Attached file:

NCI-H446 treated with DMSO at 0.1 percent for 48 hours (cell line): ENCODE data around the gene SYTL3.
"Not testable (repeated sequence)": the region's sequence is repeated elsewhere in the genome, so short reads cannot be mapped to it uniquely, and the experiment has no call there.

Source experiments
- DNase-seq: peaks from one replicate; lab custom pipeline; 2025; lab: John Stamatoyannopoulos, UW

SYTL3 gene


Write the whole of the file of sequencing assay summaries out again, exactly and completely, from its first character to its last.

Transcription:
NCI-H446 treated with DMSO at 0.1 percent for 48 hours (cell line): ENCODE data around the gene SYTL3.
"Not testable (repeated sequence)": the region's sequence is repeated elsewhere in the genome, so short reads cannot be mapped to it uniquely, and the experiment has no call there.

Source experiments
- DNase-seq: peaks from one replicate; lab custom pipeline; 2025; lab: John Stamatoyannopoulos, UW

SYTL3 gene